Boris Johnson speech: Who was Cincinnatus? Did Boris Johnson hint at a return with reference to Roman dictator?
Boris Johnson promised “the most fervent support” to his successor Liz Truss as he compared himself to Cincinnatus in his final speech as prime minister.
But some believe that the reference from the Prime Minister was a subtle hint that he would make his return.
While he drew laughs for his reference to being a booster rocket, his other reference in the speech to Lucius Quinctius Cincinnatus had many questioning whether this was the last they would see of Boris Johnson.
He told the nation: “On the subject of bouncing around in future careers - let me say I am now like one of those booster rockets that has fulfilled its function and I will now be gently re-entering the atmosphere and splashing down invisibly in some remote and obscure corner of the Pacific.
“And like Cincinnatus, I am returning to my plough.”
But who was Cincinnatus – and what could the reference imply?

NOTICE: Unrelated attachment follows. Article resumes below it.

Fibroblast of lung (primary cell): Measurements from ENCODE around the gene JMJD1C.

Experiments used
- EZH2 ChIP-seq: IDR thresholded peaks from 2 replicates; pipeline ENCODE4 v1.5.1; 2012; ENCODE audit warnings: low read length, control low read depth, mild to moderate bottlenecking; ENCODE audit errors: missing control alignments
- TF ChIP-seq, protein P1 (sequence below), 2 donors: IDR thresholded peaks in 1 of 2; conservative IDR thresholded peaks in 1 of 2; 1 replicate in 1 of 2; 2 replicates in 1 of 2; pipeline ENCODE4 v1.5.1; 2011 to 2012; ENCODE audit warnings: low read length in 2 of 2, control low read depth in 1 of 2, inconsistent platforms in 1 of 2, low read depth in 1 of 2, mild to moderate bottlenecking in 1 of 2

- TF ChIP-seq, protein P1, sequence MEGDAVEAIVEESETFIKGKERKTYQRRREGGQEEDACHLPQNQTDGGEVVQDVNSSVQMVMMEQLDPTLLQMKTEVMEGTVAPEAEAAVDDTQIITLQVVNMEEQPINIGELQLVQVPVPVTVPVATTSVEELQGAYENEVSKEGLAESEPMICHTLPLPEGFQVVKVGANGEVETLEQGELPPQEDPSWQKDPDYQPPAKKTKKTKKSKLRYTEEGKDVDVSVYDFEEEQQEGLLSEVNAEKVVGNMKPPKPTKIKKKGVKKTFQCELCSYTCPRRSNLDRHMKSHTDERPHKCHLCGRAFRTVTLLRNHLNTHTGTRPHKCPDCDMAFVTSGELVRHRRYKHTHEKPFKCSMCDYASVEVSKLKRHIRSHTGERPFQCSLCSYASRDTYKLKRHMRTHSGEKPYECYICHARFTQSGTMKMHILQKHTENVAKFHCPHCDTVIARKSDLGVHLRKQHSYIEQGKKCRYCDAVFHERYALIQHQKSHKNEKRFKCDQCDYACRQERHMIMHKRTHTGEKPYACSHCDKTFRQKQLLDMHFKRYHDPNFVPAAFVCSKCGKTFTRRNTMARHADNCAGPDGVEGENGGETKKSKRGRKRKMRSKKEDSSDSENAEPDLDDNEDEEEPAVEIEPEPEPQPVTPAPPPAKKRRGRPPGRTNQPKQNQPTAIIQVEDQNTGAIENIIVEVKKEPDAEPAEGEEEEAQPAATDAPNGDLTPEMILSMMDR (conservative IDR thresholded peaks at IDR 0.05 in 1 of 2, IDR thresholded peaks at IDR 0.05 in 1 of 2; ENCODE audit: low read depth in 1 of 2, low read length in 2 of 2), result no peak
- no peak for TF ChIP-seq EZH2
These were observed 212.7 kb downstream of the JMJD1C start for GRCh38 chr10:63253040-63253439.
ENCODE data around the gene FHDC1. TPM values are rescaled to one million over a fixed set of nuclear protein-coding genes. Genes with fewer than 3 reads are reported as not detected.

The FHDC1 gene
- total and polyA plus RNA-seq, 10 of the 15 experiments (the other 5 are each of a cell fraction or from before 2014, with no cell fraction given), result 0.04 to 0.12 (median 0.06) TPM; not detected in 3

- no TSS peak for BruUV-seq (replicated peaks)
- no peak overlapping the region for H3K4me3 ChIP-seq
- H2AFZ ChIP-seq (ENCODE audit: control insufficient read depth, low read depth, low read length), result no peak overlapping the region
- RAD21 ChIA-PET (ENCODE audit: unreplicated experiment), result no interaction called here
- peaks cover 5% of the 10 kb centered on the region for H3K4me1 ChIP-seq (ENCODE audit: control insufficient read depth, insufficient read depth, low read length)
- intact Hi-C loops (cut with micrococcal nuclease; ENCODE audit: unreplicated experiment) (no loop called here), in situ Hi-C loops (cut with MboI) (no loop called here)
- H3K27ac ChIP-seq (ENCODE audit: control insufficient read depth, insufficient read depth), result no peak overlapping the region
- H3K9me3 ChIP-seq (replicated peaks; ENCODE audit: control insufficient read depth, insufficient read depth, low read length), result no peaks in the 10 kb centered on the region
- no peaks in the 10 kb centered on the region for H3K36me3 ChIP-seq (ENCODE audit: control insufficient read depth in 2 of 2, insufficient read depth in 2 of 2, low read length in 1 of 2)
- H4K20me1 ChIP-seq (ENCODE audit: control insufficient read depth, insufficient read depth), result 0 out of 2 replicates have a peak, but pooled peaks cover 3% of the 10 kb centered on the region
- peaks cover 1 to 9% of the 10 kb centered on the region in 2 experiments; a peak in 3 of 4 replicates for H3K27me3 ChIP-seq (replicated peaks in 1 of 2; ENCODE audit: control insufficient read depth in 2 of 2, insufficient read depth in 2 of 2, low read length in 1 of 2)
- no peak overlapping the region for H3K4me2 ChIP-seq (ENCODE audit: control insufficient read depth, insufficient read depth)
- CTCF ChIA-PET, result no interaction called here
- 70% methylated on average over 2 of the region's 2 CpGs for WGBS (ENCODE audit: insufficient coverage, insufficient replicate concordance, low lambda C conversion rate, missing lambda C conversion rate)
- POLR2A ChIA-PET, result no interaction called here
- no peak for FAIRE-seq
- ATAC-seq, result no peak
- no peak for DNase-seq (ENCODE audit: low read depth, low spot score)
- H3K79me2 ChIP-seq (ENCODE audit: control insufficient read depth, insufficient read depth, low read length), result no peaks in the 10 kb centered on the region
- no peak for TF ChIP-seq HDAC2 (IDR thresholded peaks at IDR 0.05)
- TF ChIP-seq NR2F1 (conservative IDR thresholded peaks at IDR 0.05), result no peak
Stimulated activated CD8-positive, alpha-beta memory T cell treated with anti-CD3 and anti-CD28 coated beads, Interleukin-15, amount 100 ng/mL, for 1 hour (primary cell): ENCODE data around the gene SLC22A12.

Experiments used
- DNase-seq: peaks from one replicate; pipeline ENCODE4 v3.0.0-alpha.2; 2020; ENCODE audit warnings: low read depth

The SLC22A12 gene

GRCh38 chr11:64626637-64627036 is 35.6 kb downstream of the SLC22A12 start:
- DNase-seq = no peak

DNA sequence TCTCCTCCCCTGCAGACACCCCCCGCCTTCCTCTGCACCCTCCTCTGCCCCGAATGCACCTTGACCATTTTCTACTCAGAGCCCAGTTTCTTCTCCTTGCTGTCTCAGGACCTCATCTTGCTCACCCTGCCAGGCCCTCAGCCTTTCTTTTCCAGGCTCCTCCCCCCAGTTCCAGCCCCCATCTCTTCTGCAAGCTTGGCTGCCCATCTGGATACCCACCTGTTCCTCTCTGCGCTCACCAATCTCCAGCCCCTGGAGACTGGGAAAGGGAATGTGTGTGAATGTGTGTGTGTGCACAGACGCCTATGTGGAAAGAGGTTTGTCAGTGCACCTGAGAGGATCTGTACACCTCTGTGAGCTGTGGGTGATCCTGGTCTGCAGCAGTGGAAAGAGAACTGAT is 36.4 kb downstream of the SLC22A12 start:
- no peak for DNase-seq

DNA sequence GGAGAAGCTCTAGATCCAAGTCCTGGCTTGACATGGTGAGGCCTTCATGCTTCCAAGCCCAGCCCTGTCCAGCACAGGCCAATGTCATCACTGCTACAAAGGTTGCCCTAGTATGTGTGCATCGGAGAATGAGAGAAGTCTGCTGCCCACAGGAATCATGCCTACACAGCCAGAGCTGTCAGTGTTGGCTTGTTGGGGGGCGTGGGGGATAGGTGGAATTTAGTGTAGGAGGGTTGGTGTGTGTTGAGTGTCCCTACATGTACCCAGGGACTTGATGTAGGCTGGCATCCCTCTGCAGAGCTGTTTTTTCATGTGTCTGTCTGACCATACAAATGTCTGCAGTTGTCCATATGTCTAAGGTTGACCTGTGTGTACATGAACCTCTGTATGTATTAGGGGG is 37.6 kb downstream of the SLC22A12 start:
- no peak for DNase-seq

Who was Cincinnatus?
Cincinnatus was a Roman statesman who battled against invasion before returning to his farm.
The Senate of ancient Rome decided to elect him as dictator in their hour of need against invasion, asking him to leave his plough to help the republic – which he did before leaving once victory was secured.
However, legend has it Cincinnatus returned to power a decade or so later.
Mary Beard told BBC Radio 4 that Cincinnatus was "absolutely resolutely anti populist, he completely opposed the rights of the poor and unprivileged in Rome".
She said: “He's often treated as an absolute hero.
“The man who comes in, saves the state, but doesn't take power for himself long term, but goes back to his plough.”
“But it wasn't quite so simple, because one thing you need to know about Cincinnatus is that he was absolutely resolutely anti-populist.
“He completely opposed the rights of the poor and the unprivileged in Rome. He was, in our terms, extremely right wing.
“There is also an even worse sting in the tail, in that there's another story, which says after he saves Rome, and a decade or so later, he comes does come back to power again, very briefly.
“Why does he come back to power? to suppress a popular uprising by the underprivileged.”
It is also not the first time Boris Johnson has compared himself to the dictator, In 2009, during his time as London mayor he said in an interview: "If, like Cincinnatus, I were to be called from my plough, then obviously it would be wrong of me not to help out."